What demands must financial institutions address to oil and gas companies?2023-11-24T14:53:12+01:00

Financial institutions shall expect oil and gas companies operating in upstream and midstream sectors to commit to cease their expansion plans and to meet, in the short-term, the following minimal criteria:

  • Immediately commit to a 2050 net-zero objective based on a 1.5°C scenario.
  • Meet milestones, including:
    • End of new upstream and midstream oil and gas projects;
    • Adoption of oil and gas production reduction targets by 2030;
    • Allocation of most capex to sustainable power.
  • Adopt a comprehensive climate transition plan that allows investors to assess its alignment with a 1.5°C scenario with low or no overshoot and a limited volume of negative GHG emissions. This plan and an assessment of its ongoing implementation in recent years must be submitted to an annual vote (“Say on Climate”) at the Annual General Meeting.

The financial institutions must make public its expectations from oil and gas companies and associated exclusions. Achieving these measures will require the financial institutions to implement an engagement policy and a progressive escalation strategy that would ultimately lead to stop providing financial services to companies that don’t meet the expectations.

Aren’t project-level exclusions adopted by banks sufficient? What’s the difference between project and corporate financing?2023-11-24T14:53:44+01:00

Most financial institutions are only willing to restrict it by ending direct financial support to new oil and gas projects, which doesn’t aim at the right target. Indeed, in the case of banks, according to the 2023 Banking on Climate Chaos report, even the strongest project-focused policies only applied to about 4% of fossil fuel financing between 2016 and 2022. Because fossil fuel companies tend mostly to raise finance at the corporate level (lending and bonds and shares issuance with no specific use of proceeds), it is an absolute necessity to adopt oil and gas sector commitments targeting both project and corporate finance.

The Oil & Gas Policy Tracker assesses the exclusion of projects in its ‘Project’ criterion and of companies that develop new oil and gas projects in its ‘Expansion’ criterion.

Is the issuance of bonds for oil and gas companies covered by banks and investors’ policies? Is it assessed in the Oil & Gas Policy Tracker?2023-11-30T17:56:44+01:00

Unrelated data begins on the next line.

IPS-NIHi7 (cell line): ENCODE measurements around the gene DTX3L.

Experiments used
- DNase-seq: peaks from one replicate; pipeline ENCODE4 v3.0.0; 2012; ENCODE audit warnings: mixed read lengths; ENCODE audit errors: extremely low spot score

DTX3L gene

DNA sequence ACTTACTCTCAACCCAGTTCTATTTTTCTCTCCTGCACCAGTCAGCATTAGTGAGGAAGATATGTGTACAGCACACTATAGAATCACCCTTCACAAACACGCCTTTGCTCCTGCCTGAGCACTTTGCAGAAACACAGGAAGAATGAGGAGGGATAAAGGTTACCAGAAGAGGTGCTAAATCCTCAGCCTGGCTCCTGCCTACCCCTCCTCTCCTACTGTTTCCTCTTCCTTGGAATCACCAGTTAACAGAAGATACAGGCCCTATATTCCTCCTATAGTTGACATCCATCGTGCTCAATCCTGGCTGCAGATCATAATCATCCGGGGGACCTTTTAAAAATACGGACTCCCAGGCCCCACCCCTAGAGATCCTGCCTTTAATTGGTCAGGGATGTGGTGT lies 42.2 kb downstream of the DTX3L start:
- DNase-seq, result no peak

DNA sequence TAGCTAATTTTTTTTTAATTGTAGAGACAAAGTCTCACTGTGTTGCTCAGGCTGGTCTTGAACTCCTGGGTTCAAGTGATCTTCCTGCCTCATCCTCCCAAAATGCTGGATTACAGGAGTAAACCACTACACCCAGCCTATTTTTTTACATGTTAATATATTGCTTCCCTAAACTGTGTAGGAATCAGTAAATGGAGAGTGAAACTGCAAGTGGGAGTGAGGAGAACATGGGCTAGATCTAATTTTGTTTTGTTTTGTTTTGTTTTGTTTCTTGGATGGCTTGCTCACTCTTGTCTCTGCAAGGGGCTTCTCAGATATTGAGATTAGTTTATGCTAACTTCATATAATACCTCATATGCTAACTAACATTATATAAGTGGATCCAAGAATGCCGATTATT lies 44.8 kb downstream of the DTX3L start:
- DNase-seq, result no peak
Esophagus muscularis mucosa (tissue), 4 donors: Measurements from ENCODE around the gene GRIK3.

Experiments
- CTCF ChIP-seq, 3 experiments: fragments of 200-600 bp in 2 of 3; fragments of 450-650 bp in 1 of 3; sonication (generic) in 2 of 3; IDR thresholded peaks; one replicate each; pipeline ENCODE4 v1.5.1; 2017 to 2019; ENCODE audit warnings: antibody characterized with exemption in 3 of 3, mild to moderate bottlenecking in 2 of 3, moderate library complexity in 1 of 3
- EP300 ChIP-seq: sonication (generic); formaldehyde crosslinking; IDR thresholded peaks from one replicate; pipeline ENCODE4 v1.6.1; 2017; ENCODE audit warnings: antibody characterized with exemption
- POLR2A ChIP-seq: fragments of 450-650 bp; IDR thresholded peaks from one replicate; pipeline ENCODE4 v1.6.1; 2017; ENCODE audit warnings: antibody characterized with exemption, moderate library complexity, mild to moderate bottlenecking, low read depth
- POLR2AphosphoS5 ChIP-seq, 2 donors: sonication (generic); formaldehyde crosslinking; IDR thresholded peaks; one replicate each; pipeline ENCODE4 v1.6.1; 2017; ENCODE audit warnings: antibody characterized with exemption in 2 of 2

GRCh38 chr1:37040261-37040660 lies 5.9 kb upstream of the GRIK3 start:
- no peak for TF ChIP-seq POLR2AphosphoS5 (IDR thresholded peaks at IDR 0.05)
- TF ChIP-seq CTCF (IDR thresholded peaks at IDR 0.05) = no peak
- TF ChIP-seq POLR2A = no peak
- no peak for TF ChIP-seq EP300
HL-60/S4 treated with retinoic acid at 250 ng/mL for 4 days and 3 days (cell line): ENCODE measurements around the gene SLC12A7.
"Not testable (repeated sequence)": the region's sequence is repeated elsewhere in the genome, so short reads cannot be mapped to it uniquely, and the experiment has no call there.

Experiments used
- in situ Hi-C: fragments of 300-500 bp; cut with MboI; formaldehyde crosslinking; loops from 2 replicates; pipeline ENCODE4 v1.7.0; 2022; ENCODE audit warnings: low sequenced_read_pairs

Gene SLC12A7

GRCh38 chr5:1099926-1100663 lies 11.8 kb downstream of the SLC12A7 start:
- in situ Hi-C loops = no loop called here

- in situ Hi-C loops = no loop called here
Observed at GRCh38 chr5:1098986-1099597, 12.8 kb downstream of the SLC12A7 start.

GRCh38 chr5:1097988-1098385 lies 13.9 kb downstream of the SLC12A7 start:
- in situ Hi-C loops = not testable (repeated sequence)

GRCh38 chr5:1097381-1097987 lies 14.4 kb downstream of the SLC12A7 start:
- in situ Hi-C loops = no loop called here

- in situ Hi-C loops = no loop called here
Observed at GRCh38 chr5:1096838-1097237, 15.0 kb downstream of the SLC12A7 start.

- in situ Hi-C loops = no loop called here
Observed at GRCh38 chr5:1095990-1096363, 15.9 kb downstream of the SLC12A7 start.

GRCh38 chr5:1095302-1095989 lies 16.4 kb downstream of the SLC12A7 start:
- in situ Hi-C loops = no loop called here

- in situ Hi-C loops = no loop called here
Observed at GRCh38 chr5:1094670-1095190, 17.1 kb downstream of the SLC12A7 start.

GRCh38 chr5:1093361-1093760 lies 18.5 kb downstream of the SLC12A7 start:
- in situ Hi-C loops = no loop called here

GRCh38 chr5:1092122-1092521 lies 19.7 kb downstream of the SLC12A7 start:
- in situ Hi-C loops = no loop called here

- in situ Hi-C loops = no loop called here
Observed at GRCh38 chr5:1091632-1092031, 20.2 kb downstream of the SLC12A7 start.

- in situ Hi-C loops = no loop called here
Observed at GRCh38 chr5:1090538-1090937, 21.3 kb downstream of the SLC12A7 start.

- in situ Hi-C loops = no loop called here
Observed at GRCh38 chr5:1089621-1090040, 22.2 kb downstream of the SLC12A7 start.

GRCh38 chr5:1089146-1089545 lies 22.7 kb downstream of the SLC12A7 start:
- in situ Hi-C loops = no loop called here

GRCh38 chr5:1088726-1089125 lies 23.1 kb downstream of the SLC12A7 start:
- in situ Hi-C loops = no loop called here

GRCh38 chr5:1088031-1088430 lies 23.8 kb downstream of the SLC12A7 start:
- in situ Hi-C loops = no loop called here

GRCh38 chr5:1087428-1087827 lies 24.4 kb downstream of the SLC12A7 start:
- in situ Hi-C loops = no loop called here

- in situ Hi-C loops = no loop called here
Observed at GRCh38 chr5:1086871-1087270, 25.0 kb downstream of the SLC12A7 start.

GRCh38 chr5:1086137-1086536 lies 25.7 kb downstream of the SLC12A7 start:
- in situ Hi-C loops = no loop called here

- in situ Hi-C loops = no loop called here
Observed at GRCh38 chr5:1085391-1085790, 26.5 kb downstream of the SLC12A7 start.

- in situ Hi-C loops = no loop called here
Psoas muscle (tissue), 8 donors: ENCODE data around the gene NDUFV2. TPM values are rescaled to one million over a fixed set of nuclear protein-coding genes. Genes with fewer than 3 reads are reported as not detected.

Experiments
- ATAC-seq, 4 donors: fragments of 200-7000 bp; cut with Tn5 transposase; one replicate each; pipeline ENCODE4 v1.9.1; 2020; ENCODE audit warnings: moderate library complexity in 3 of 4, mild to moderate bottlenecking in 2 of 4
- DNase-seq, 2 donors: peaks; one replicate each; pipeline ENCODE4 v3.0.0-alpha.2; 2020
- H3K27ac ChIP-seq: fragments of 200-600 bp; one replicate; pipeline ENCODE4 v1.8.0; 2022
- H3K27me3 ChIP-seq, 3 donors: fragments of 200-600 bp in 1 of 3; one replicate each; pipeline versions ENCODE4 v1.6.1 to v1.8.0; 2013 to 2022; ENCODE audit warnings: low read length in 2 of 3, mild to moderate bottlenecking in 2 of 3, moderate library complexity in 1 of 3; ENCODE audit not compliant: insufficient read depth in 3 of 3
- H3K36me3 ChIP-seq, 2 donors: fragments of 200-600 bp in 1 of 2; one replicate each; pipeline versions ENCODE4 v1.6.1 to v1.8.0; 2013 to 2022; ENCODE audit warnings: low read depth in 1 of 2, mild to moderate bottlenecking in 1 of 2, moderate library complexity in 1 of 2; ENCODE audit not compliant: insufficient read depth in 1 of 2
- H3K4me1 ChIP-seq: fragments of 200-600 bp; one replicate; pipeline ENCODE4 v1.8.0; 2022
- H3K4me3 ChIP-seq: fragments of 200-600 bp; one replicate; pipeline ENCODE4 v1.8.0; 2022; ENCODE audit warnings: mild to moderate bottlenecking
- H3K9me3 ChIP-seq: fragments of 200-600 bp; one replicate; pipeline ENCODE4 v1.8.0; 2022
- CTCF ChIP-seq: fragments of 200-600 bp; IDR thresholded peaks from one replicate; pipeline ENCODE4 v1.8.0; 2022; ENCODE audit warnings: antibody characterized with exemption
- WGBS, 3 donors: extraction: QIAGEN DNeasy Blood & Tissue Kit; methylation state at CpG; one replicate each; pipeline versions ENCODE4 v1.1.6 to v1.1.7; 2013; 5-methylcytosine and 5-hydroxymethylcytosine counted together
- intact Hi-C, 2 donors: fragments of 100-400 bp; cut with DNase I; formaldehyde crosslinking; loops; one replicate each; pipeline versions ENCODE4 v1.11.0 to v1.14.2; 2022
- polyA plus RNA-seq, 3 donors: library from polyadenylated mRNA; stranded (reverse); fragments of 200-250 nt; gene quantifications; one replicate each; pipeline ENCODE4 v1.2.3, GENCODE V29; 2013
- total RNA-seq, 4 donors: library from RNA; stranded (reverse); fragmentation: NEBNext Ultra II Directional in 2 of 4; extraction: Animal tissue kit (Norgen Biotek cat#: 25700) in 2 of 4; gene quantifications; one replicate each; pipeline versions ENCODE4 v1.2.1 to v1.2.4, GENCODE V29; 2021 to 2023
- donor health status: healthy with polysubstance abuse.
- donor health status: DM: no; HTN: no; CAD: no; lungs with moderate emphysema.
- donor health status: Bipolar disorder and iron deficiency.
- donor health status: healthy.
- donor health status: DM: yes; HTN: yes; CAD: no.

By either structuring fossil fuel bonds or investing in them, financial institutions play a substantial role in the financing of new projects and activities within the oil and gas industry. Indeed, bonds are often used by companies for their general corporate needs, providing them with more flexibility than specific project financing to support their overall business strategy. As such and according to their capital allocation choices, the capital raised via these bonds can be used by fossil fuel companies to expand their activities.

Banks and investors must therefore have robust sector policies that restrict their support for fossil fuel companies, especially for bonds issued by fossil fuel developers. In the banking sector, oil and gas bonds are a huge blind spot of climate policies because the vast majority of banks’ policies ignore financial services for general purposes, including the structuring of bonds for general corporate purposes. Investors are also far from restricting their bond investments in companies with oil and gas expansion plans.

The Oil & Gas Policy Tracker penalizes banks whose oil and gas policy does not cover the issuance of shares and bonds. A penalty is also applied for investors which only restrict investments in shares.

On what database should financial institutions rely to identify, engage and eventually exclude oil and gas companies?2023-11-24T14:56:09+01:00

Reclaim Finance recommends the use of the Global Oil & Gas Exit List (GOGEL), which is updated each year, to implement an oil and gas policy. Developed by Urgewald, GOGEL is a public database that provides a detailed breakdown of the activities of oil and gas companies worldwide. It covers 1,623 companies active in the upstream, midstream or gas-fired power sector. It offers a wide range of metrics that allow its users to assess companies’ oil and gas expansion plans in the upstream, midstream (pipelines and LNG terminals) and gas power sector. In addition, GOGEL highlights companies’ involvment in the oil and gas industry based on relative and absolute thresholds. For additional information about this database, please contact:gogel@urgewald.org.